Most students in introductory stained-glass-making classes are in search of a new hobby or a fun few hours, but not Connie Beckers. In 1995, she took such a course and soon built a career around the art of stained glass and kiln-working. Now, through The Goddess of Glass, she teaches others her craft during classes that cover the creation of jewelry, coasters, plates, and transparent overalls. She?s also been known to flex her instructional muscle as a guest artist on the DIY Network show Cramped Quarters, where she taught the show?s host and contractor how to make stained-glass tiles for a kitchen in the middle of remodeling.
The Goddess of Glass also sells artwork and gifts out of a separate retail shop. Patrons can commission a custom piece, such as a stained-glass window, or peruse a collection of pieces by more than 80 local artisans. The shop?s staff can also advise clients who need custom framing, helping them to pick the proper matting and frame so that their Richard Nixon rookie cards really pop.
Established: Before 1950
Handicap Accessible: Yes
Staff Size: 2?10 people
Parking: Parking lot
Most popular offering: All qualities of carpeting; huge selection
Pro Tip: Featured on KARE 11 TV and in the _Star Tribune for excellent service and real cost savings._
Good for Kids: Yes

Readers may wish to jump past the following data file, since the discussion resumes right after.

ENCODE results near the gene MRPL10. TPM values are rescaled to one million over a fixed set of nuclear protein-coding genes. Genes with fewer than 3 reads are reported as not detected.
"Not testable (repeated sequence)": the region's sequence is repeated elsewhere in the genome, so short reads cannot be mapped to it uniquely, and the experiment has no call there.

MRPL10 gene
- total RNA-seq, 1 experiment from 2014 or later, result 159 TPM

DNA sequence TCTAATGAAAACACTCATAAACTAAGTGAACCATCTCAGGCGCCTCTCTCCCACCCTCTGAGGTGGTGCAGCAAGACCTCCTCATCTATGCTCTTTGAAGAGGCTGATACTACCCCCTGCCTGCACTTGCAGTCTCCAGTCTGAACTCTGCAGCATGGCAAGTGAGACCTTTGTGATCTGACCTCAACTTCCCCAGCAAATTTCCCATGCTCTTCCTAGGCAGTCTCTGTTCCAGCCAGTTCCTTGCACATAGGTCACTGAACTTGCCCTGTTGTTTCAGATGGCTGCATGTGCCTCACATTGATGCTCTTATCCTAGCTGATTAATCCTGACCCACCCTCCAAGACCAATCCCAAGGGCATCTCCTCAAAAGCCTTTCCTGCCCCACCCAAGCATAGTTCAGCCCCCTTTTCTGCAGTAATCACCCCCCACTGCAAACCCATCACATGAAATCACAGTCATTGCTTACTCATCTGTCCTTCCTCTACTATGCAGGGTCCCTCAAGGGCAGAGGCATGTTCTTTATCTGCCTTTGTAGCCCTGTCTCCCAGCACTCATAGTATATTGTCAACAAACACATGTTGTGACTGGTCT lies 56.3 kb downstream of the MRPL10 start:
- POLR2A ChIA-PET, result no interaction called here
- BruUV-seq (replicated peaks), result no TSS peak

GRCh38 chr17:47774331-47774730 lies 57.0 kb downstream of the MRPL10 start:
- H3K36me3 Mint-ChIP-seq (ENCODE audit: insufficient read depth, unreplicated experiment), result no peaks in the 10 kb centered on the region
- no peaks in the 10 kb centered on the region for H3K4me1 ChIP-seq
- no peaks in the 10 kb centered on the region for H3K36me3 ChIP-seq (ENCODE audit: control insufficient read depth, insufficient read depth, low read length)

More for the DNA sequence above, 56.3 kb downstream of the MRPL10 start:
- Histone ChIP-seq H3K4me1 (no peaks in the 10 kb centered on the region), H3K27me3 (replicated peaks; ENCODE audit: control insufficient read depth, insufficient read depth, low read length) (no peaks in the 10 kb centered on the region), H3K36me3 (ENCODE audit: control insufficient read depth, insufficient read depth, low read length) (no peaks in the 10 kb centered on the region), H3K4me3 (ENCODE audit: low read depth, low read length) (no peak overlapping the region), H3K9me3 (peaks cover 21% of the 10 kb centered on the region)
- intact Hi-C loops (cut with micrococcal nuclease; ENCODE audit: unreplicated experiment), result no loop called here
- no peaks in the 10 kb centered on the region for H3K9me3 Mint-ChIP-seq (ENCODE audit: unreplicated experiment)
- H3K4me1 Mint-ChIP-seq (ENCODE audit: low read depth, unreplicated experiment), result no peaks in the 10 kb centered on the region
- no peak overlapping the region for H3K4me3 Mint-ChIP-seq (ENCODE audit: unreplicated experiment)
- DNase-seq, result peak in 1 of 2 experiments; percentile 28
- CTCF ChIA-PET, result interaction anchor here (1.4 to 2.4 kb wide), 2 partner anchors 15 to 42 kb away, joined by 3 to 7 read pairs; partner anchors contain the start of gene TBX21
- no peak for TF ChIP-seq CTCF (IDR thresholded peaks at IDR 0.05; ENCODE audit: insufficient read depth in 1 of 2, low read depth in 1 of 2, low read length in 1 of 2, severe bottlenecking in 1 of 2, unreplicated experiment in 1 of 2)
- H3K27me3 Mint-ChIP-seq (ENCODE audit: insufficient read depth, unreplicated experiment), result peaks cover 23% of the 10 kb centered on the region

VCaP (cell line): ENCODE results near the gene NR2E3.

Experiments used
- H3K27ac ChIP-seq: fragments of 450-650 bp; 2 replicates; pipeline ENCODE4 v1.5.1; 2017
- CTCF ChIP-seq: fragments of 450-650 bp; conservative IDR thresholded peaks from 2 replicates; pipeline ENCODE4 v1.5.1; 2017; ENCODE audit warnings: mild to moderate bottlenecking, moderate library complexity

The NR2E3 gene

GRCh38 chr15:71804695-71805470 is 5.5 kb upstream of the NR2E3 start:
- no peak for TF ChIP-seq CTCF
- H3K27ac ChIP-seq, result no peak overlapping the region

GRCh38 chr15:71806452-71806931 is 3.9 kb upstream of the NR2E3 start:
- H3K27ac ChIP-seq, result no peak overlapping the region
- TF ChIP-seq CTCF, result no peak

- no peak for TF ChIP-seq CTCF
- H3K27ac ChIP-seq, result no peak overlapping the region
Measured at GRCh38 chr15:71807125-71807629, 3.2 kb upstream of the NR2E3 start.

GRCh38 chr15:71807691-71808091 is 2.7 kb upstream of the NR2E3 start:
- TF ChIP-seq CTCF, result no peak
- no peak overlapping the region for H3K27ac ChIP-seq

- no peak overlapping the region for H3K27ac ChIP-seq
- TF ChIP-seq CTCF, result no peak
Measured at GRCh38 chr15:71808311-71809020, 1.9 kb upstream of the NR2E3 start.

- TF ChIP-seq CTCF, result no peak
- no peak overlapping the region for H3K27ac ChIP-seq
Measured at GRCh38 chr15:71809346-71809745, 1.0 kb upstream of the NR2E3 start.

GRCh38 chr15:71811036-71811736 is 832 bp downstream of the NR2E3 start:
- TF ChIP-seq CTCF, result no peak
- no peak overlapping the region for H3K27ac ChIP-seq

Within his private studio, Professional Picture Framing Association member Joe Weinbeck handcrafts elegant frames to protect oil paintings and prints. Equipped with conservation framing know-how and hundreds of frames from six different suppliers, Joe introduces artwork to new habitats that shelter the pieces from harmful UV rays and hostile eye contact. Archival-quality mats from Peterboro and Crescent give diplomas or photographs the space they need, and four grades of glass or acrylic glazing protect wandering fingers from sticky globs of paint. Joe can also showcase his talents with large-format framing for epic Led Zeppelin posters or blown-up versions of Robert Plant's braces-laden middle school photo.
Googly eyes. Gas masks. Mannequin arms. Blowguns. Ax-Man Surplus Stores dares crafters, DIY enthusiasts, and tinkerers of all stripes to dream bigger, better, and weirder with an enormous stock of new surplus items. Each shop's collection of oddities and odds-and-ends resides in open-air barrels and on easily browseable shelves. Bins entice shoppers to rummage through metal bits in search of the next piece to a welded sculpture, and other aisles hold several decades? worth of electronic wiring, fans, speakers, and fuses, perfect for building a robot that every generation can relate to. Frequent shoppers are rewarded with a new truckload of treasures every week, along with an ever-changing collection of signs that artistically warn of the hazards of shoplifting and suggest off-label uses for the merchandise.
The crackle of Fireside Hearth & Home's fireplaces have filled the soundscapes of households across the country for more than 60 years. Today, their well-stocked showrooms feature a variety of advanced gas, electric, and wood-burning models from top designers such as Quadra-Fire, Heat & Glo, and Heatilator. In addition to fireplaces and accessories, they offer a number of decorative surrounds and mantels built with stone, wood, or casted material to gussy up any new or existing hearth. At attractive display areas fashioned to look like natural household settings, attentive staffers stand by to answer any questions, offer installation guidelines, or share tips on repelling pesky Santas.